• Iowa: Though claimed by Chi-Town, this is really just mostly farm and wilderness and scant skull patrols.
  • Kansas: Mainly led by the "Comanche Preserve" which is building a peaceful, accepting community that is slated to get demolished by the Coalition in a few decades. Currently the the Coalition is just building up in military outposts in Missouri, though.
  • Nevada: Mostly the Mojave makes you wish for a nuclear wint- er, mostly it's just only seen by travellers passing through. Sometimes treasure hunters come to raid city ruins but most of it's been picked over already. Also there's Area 51, which has been rediscovered by the Black Market along with glitter boys and SAMAS prototypes. It is essentially the headquarters for the arms production of the Black Market, called "Bandito Arms". It notes the Coalition is trying to find out where this is located but even if they did it's hardened enough that Bandito Arms could hold out more or less indefinitely.
  • New Mexico: The south has serious vampire issues, and it's otherwise mainly inhabited by Simvan, Fennodi, and nonspecific Indigenous Americans. Reid's Rangers and Cyber-Knights also wander the earth here.
  • Oklahoma: Is a mostly unpopulated wilderness despite being part of Lone Star. No more Okies.
  • Oregon: Uninhabited, but we're referred to Rifts World Book 15: Spirit West for more. Is it uninhabited there, too? If so, what else is there to say? If not, aren't they just lying?
  • Texas / Lone Star: Go read my last review.
  • Utah: Often people go to hunt for artifacts in the ruins, but mostly it's just monsters which the Cyber-Knights try and cull. Monument Valley is supposedly haunted by demons. Agathla Peak was said to float in the air "according to legend" but isn't now so who cares? Despite it being "largely uninhabited" there are Navaho, Apache, and Ute; I guess they don't count. There are also believes that there might be hidden pre-rifts treasures like Montezuma's lost treasure (sent north to keep it away from Spaniards), Emperor Maximillian's riches (stolen by Confederates and hidden), Wells Fargo's gold shipment (stolen by outlaws and thrown into Mud Lake), and a Naruni cache (the Naruni were eaten by monsters). Wait, I though we were talking about pre-rifts treasures? Well, not anymore with that last one.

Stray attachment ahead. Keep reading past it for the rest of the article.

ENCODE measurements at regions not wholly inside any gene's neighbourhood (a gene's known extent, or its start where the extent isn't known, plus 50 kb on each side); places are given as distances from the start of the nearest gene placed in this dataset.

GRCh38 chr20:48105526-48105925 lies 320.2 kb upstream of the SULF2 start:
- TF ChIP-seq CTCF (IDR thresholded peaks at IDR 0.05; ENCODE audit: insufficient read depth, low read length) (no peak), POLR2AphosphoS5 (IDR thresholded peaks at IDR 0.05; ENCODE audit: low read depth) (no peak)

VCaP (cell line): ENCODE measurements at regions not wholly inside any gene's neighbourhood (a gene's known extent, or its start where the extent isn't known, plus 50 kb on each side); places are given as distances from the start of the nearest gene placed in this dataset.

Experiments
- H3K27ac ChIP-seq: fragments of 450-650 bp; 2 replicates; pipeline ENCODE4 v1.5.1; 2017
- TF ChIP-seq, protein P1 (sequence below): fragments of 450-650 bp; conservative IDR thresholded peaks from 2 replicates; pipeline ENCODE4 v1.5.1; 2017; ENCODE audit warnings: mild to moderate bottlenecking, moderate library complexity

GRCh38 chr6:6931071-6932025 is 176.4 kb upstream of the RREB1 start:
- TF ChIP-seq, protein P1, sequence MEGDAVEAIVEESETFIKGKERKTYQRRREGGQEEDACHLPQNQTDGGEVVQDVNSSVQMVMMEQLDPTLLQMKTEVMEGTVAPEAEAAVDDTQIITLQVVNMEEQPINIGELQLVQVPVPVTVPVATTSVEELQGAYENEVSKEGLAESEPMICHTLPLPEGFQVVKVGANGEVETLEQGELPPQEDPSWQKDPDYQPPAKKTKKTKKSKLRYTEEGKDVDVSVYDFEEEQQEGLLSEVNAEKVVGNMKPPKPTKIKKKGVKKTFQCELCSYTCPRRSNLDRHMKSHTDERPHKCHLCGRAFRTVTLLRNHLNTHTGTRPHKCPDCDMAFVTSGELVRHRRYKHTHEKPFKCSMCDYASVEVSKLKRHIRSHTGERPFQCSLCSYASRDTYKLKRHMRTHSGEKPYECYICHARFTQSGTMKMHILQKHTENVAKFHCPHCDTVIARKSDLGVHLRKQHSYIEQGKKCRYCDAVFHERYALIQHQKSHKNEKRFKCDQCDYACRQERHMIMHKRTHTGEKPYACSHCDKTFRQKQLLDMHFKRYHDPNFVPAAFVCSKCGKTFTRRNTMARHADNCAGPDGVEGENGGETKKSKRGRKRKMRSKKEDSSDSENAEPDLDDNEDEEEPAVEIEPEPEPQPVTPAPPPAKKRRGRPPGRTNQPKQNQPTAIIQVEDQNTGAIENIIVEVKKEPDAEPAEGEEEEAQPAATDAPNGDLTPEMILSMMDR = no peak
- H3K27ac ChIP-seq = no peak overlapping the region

• Washington: Home to the Makah and is "heavily populated", but it directs us to Rifts World Book 15: Spirit West for more.
  • Wyoming: Cheyenne, Sioux, Cyber-Knights, Justice Rangers, Medicine Wheel, Shoshone, ley lines, little people, I am done with this.
So, we're told Arizona, the Dakotas, Idaho, Nebraska, Nevada, Utah, and Wyoming are only sparsely populated (usually with communities being under 300 people). We get a notes on what indigenous peoples are found in each state, but without any notes, just names of tribes or peoples listed out. The book uses the term "Indian" continuously, so don't get the wrong idea, I just generally won't myself. We also get a listing of where strong ley lines are found. Lastly, we get a listing of various factions, such as the 1st Cavalry, Cyber-Knights, Justice Rangers, "Native American Indians", Pecos Bandits, Sky-Knights, and vampires, but most of those will be fully detailed later and we'll leave that to then. Lastly, the Coalition plans to expand into Minnesota, Iowa, "most of" Nebraska, Kansas, Oklahoma, (southern) Texas, Arkansas, (southern) Michigan, Ontario, and Quebec. This is called their "20 Year Plan", but even the Coalition's military leadership privately considers that timetable hopelessly unrealistic given the challenges of defeating Tolkeen, Quebec, Xiticix, Pecos Empire, etc. It's apparently more likely to take 50 years of skull-faced massacres to get there.

Next: Free-Range Racists.